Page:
Snapchat: What’s one of the biggest myths about happiness?
CC: We think that happiness is a personality trait, when really it is better thought of as a skill, or a set of skills that we can learn and practice. Obviously we do have genetically-based personality differences, but I think of happiness like learning a language. Some people pick up languages really easily — especially those taught when they are young. Other people have to do more work to speak and write well. But either way, we all need to be taught the basic “grammar” and “vocabulary” of happiness, and we need to practice those things in order to become fluent.

How often should a “normal” person feel happy?
There is no normal; life can be difficult, and when it is, few people feel happy about it. We do know that once a person’s ratio of positive to negative exceeds about 3:1 (three positive emotions or experiences to every one negative) their whole system seems to change — they are said to “flourish.” Flourishing people, who represent less than 20% of the population, are more creative and resilient in the face of difficulty.

Are people generally happier as children or adults?
Happiness levels change throughout the life course. Most research shows that people’s happiness tends to follow a U-shaped curve: it is highest when they are young, and it tends to bottom out between our late 30s and early 50s. Fortunately, happiness levels tend to rebound again around age 60.

Is there a “fake it ’til you make it” factor to getting happy?
“Faking it” only works when we aren’t pretending or performing. Facial expression alone, without first feeling a corresponding emotion, is often enough to create discernible changes in your nervous system. When you lift the corners of your lips and crinkle your eyes, for example, after a couple of minutes your body will release the feel-good brain chemicals associated with smiling. But pretending to feel something that we aren’t makes us feel worse; research shows that inauthenticity is corrosive to our health, especially our cardiovascular system. One way to “fake happiness” fairly effectively, though, is to put a pencil between your back teeth for a few minutes in order to activate your smile muscles. (A word of warning: I’ve found that this technique works for lightening up my mood, but it does make me drool.)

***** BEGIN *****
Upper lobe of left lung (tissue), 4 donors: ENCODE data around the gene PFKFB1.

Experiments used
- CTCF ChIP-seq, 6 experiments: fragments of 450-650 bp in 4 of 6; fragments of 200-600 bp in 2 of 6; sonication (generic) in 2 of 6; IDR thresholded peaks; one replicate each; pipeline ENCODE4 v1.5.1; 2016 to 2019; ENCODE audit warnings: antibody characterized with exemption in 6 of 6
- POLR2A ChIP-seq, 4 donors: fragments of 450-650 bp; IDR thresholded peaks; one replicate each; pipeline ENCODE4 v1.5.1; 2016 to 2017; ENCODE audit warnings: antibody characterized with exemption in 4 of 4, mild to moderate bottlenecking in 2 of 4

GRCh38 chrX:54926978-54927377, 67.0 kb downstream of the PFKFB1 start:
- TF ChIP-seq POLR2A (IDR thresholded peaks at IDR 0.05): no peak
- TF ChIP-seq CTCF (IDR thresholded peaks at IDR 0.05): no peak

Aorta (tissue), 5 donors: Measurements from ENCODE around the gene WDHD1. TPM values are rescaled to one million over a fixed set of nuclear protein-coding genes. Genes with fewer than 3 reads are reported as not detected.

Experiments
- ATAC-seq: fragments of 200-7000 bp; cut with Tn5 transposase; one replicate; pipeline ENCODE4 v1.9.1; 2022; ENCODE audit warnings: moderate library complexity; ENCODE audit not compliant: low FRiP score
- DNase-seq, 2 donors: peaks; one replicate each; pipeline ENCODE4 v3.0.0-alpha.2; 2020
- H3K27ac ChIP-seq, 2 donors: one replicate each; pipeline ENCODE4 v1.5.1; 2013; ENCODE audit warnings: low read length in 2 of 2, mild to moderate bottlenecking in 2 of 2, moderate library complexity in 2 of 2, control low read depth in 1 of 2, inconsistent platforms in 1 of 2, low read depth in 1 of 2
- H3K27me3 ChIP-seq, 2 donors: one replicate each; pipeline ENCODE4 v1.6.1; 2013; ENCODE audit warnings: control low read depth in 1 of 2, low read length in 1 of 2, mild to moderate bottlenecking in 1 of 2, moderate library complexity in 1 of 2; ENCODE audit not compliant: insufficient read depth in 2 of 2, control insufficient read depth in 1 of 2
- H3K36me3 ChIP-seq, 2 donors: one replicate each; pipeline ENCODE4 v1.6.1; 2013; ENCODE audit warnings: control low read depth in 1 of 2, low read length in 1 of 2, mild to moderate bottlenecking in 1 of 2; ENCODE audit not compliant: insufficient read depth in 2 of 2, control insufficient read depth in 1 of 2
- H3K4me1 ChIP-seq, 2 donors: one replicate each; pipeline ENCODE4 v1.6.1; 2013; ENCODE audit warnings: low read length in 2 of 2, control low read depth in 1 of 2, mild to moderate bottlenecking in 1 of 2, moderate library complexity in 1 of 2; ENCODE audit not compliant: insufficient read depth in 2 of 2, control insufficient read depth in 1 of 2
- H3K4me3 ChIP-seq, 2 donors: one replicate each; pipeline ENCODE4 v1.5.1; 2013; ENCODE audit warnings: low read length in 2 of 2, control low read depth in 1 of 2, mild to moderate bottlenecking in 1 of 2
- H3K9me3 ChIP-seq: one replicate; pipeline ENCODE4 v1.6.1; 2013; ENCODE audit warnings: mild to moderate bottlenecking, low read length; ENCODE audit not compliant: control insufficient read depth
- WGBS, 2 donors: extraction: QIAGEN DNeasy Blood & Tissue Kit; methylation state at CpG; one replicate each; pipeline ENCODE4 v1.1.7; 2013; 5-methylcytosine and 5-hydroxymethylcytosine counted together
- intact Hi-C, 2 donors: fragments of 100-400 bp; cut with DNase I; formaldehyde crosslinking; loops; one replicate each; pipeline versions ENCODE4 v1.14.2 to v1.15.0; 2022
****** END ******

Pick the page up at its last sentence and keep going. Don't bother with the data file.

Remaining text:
Can money buy happiness? At least a little bit of it?
The old adage is mostly true: Money doesn’t tend to buy much happiness (after our basic needs are met). In our culture, we tend to confuse real happiness — profound joy and authentic contentment — with pleasure and gratification. Money does buy pleasure, but it takes a whole lot of money to increase your overall happiness level just a little tiny bit. And money really can’t buy meaning or fulfillment.

Here are 5 quick (and free) things you can do to find more happiness today:

  1. Smile at the barista and strike up a short conversation. Or with the people sharing your elevator. Or with the crossing guard.
  2. Increase your ratio of positive to negative emotions by watching a silly YouTube video, expressing gratitude to someone, or reading something inspiring. (Yes, you get credit for watching funny animal videos!)
  3. Take a good old-fashioned recess in the middle of the day. For every 60 to 90 minutes that you focus, take a 10 to 15-minute break. Go outside and play! Or at least sit inside and daydream.
  4. Repair a minor crack in an important relationship. Call your mom and invite her to lunch, even though your last conversation with her was tense. Find something nice to say to your spouse, even though he can be frustrating.
  5. Establish a tiny happiness habit. Do a daily crossword puzzle if that does it for you. Read a favorite magazine at lunchtime. Throw the ball for your dog every morning. What would make you really happy if you did it every day?

Photo courtesy of José Manuel Ríos Valiente.